The executive director of Black Lives Matter Oklahoma City on Monday called the filing of criminal charges against protesters deeply disturbing, heartbreaking and an “instance of oppression.”

“These incendiary charges disproportionately target Black and brown youth and continue the pattern of excessive force by law enforcement against Black and brown persons and those who stand aside us in our fight for liberation,” the Rev. T. Sheri Dickerson said at a news conference outside the Oklahoma County Courthouse.

“It is revealing of the prevalence of systemic racial injustice that these charges were hastily and excessively applied to defenseless adolescents while a willingness to prosecute bad cops is notably absent,” she said.

Three protesters were charged Friday with terrorism, four with rioting and one with assault and battery upon a police officer over demonstrations in Oklahoma City on May 30 and 31.

Another five people were charged with incitement to riot over an incident last week during the painting of a street mural outside Oklahoma City police headquarters.

District Attorney David Prater made the decisions himself on the charges.

“These criminals have subverted peaceful protests and impaired the open discussion regarding race in our country,” the prosecutor said Sunday after being criticized by the ACLU of Oklahoma.

“When you act like a terrorist, you will be treated like a terrorist. All innocent citizens of Oklahoma County deserve to be protected. The citizens of Oklahoma County have a legal and constitutional right to personal safety and the protection of their property,” he said.

Dickerson was particularly critical Monday of the district attorney for filing the terrorism charges over the burning of an Oklahoma County sheriff’s van and the damage to an Oklahoma City bail bonds business. Property damage is not terrorism, she said.

She recalled in her statement to the media how Timothy McVeigh 25 years ago blew up the Oklahoma City federal building and “took the lives of 168 innocent people.” She said the district attorney “has seemingly forgotten exactly what surrounds and defines terrorism.”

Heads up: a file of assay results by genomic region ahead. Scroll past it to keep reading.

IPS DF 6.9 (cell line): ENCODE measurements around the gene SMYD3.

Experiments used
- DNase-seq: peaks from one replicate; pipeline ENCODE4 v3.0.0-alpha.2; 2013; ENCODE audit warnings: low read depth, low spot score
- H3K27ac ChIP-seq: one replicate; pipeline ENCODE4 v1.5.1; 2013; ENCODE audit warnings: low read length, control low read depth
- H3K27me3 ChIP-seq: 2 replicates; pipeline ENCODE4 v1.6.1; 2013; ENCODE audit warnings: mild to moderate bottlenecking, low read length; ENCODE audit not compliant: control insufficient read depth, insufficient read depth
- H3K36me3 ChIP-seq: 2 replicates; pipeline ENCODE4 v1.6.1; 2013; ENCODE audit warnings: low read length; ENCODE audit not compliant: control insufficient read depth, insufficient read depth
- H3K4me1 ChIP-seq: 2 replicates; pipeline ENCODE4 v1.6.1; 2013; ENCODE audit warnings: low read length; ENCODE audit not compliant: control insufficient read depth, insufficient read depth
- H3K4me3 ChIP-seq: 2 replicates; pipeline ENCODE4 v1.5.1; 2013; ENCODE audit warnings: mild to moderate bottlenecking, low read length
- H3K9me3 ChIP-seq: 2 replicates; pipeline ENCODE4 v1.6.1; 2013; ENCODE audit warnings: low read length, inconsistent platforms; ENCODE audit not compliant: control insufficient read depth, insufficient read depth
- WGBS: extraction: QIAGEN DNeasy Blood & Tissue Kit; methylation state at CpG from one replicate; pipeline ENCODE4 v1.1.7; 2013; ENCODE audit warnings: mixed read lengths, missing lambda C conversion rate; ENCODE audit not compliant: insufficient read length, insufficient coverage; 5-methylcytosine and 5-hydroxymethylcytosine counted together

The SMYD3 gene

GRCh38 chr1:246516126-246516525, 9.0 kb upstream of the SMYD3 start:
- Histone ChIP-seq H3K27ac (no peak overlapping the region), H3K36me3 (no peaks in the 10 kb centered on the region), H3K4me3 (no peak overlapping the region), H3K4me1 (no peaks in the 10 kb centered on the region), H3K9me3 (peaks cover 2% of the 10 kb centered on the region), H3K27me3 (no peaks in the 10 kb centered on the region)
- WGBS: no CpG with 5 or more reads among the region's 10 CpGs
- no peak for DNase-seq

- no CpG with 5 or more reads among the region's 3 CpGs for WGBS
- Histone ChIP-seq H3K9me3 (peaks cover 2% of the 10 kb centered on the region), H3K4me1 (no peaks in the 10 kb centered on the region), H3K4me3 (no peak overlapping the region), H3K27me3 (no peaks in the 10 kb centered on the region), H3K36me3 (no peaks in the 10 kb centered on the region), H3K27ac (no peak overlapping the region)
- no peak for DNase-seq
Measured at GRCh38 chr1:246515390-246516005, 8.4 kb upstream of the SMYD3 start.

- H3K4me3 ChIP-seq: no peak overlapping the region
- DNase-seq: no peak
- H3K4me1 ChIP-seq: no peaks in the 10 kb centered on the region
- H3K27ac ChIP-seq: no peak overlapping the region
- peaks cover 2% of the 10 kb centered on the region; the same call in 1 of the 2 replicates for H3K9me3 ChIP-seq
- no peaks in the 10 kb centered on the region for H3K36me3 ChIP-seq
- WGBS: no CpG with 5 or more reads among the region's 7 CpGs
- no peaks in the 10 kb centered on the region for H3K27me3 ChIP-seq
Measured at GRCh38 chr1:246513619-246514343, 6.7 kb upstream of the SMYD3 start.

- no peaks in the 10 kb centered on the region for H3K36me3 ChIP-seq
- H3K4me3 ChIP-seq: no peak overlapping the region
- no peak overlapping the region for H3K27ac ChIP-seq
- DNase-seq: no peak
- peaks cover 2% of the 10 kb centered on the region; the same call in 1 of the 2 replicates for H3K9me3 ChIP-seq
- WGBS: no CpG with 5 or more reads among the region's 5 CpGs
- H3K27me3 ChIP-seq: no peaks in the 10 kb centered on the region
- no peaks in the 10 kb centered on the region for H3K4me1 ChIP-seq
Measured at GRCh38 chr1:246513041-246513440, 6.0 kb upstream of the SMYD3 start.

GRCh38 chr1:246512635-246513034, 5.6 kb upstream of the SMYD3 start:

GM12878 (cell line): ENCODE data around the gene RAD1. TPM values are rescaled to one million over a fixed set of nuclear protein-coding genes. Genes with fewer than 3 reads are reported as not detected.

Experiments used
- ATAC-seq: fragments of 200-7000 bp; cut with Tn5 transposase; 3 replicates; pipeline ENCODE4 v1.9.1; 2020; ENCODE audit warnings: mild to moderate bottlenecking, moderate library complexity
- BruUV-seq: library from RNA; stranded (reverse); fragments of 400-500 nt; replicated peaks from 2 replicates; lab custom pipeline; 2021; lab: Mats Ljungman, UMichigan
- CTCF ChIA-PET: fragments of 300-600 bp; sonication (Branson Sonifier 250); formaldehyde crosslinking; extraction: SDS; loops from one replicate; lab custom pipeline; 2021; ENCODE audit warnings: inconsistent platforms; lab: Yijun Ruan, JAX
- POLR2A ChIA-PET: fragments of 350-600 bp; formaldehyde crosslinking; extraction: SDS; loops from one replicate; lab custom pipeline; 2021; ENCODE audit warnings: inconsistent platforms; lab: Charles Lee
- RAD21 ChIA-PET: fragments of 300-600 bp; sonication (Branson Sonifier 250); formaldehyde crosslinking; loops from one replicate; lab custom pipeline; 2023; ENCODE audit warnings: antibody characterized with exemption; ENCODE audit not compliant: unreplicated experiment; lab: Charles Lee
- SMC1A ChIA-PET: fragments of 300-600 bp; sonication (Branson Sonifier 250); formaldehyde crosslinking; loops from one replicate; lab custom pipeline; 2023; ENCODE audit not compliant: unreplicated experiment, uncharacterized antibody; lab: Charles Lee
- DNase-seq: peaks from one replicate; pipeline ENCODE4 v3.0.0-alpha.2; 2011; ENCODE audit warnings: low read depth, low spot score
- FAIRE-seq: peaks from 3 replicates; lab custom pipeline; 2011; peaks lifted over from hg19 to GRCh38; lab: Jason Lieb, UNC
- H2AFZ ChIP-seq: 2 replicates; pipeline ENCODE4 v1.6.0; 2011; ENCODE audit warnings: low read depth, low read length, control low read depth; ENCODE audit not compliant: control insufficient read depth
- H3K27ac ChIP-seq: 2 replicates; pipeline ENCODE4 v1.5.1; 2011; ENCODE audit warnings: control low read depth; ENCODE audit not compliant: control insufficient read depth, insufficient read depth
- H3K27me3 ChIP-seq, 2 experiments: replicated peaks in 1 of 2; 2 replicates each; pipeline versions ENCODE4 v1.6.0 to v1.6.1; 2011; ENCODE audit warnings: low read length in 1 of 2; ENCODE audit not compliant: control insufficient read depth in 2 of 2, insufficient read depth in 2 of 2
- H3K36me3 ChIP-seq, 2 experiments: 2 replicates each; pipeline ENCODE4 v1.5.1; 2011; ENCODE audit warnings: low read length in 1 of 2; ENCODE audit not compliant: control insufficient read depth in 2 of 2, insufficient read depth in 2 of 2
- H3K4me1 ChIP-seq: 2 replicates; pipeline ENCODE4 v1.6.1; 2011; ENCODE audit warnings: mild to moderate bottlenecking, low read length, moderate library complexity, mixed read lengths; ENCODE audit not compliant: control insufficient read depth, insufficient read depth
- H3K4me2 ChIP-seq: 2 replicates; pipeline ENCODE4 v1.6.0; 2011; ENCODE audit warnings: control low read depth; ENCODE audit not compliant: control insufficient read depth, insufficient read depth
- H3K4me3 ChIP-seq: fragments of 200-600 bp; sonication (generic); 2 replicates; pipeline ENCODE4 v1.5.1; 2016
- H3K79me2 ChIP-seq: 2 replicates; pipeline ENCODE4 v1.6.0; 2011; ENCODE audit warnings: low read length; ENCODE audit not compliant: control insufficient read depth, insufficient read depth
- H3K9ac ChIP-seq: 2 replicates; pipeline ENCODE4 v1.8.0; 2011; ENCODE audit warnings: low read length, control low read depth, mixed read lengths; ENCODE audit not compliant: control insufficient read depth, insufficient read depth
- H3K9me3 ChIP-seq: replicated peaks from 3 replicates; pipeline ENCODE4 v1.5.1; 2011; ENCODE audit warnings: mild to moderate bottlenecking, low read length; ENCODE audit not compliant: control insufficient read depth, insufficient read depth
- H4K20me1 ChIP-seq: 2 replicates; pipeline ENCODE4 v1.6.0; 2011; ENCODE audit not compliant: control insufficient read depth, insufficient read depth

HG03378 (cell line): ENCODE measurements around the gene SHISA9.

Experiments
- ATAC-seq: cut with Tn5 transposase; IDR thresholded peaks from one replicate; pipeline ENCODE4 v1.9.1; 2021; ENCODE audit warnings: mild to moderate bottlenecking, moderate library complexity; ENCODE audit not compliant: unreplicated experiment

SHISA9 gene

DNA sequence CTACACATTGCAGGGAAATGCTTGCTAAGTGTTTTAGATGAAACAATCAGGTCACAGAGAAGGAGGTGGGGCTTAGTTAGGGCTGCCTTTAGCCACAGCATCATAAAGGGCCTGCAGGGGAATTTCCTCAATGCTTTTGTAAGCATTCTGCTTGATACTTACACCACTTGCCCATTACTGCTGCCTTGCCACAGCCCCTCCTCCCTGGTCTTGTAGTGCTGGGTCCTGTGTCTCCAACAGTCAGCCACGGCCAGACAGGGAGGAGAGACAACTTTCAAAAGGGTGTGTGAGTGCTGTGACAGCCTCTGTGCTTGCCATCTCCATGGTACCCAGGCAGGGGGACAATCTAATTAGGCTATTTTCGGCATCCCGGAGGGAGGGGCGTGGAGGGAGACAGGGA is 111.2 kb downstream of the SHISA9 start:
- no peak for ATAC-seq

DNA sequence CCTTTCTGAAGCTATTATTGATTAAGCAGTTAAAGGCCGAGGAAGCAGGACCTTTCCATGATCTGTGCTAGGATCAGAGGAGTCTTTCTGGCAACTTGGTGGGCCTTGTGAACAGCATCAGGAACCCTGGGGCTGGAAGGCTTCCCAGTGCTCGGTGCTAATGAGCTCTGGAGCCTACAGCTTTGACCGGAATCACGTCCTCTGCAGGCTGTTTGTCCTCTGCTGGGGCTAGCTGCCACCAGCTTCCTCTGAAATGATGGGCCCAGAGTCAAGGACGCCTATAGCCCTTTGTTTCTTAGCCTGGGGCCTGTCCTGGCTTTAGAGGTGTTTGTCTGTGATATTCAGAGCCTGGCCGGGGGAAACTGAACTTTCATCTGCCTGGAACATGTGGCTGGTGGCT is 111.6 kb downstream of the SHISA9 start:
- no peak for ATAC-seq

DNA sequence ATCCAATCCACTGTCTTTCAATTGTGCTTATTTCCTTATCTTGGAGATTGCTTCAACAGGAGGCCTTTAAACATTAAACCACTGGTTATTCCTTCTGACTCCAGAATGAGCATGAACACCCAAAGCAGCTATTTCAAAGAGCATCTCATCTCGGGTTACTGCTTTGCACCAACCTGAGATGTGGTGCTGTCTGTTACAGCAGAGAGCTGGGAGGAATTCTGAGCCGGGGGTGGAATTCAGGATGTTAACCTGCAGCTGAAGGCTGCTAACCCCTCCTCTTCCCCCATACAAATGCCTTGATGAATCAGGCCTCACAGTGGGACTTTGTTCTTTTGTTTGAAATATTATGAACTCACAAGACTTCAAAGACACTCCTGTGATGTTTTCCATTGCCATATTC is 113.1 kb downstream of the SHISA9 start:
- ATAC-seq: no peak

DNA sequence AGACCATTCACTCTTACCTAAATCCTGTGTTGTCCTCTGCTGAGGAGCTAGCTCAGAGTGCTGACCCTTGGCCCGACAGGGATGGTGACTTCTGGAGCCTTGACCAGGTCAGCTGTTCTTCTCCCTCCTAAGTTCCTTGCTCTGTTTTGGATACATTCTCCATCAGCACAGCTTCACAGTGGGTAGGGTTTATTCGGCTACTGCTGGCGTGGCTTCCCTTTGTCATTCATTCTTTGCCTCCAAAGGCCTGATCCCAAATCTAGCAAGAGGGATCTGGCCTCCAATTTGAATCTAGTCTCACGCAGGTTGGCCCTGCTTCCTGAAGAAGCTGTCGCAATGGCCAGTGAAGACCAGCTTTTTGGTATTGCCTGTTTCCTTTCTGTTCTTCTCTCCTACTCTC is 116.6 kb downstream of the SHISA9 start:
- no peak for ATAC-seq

“That was senseless violence. That was terrorism,” she said of the bombing.

“The continued violent murder of Black lives by police is certainly terrorism,” she added. “The use of charges such as these to intimidate and silence cries for justice, to suppress First Amendment speech, that is more akin to terrorism than what these youthful accused have ever, ever done.”

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In response to questions, she acknowledged one defendant, Saxon Weber, has provided security at Black Lives Matter events and accompanied her personally in the past.

Weber, 26, of Oklahoma City, is accused in the assault charge of shoving a police officer who was trying to arrest another protester May 30. Police reported Weber had a pistol on him and was wearing a bullet-proof vest. Weber has said he was protecting a girlfriend, his attorney confirmed to The Oklahoman.

The district attorney on Monday refiled one of the rioting charges to correct the defendant’s name to Desha Lee Dixon.

Dixon, 24, of Oklahoma City, is accused of using her car as a weapon during the protests May 31. Police reported officers had to jump out of the car’s path to avoid being struck as she accelerated — smiling — toward a police line.

While the defendants were described Monday during the Black Lives Matter news conference at one point as adolescents, police reported their ages as ranging from 18 to 31.


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